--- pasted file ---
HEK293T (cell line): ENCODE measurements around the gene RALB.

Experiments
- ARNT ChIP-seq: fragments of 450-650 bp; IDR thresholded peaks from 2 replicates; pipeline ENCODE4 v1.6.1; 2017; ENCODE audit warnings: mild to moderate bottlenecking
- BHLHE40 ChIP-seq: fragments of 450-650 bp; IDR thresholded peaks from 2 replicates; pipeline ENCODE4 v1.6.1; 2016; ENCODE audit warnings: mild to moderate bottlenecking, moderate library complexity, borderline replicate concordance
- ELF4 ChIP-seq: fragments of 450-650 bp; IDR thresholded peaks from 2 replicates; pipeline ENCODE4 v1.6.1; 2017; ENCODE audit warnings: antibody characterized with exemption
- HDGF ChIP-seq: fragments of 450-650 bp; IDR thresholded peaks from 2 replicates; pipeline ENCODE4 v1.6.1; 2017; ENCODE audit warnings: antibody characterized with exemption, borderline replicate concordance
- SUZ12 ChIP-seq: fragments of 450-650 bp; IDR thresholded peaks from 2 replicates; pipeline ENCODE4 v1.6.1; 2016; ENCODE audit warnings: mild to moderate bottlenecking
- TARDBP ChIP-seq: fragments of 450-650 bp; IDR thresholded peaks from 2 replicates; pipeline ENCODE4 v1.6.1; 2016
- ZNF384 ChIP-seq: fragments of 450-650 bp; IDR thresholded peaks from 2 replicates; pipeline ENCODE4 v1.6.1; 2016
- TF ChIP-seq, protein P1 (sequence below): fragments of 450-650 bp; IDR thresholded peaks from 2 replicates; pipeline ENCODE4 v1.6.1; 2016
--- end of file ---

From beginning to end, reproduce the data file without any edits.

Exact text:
HEK293T (cell line): ENCODE measurements around the gene RALB.

Experiments
- ARNT ChIP-seq: fragments of 450-650 bp; IDR thresholded peaks from 2 replicates; pipeline ENCODE4 v1.6.1; 2017; ENCODE audit warnings: mild to moderate bottlenecking
- BHLHE40 ChIP-seq: fragments of 450-650 bp; IDR thresholded peaks from 2 replicates; pipeline ENCODE4 v1.6.1; 2016; ENCODE audit warnings: mild to moderate bottlenecking, moderate library complexity, borderline replicate concordance
- ELF4 ChIP-seq: fragments of 450-650 bp; IDR thresholded peaks from 2 replicates; pipeline ENCODE4 v1.6.1; 2017; ENCODE audit warnings: antibody characterized with exemption
- HDGF ChIP-seq: fragments of 450-650 bp; IDR thresholded peaks from 2 replicates; pipeline ENCODE4 v1.6.1; 2017; ENCODE audit warnings: antibody characterized with exemption, borderline replicate concordance
- SUZ12 ChIP-seq: fragments of 450-650 bp; IDR thresholded peaks from 2 replicates; pipeline ENCODE4 v1.6.1; 2016; ENCODE audit warnings: mild to moderate bottlenecking
- TARDBP ChIP-seq: fragments of 450-650 bp; IDR thresholded peaks from 2 replicates; pipeline ENCODE4 v1.6.1; 2016
- ZNF384 ChIP-seq: fragments of 450-650 bp; IDR thresholded peaks from 2 replicates; pipeline ENCODE4 v1.6.1; 2016
- TF ChIP-seq, protein P1 (sequence below): fragments of 450-650 bp; IDR thresholded peaks from 2 replicates; pipeline ENCODE4 v1.6.1; 2016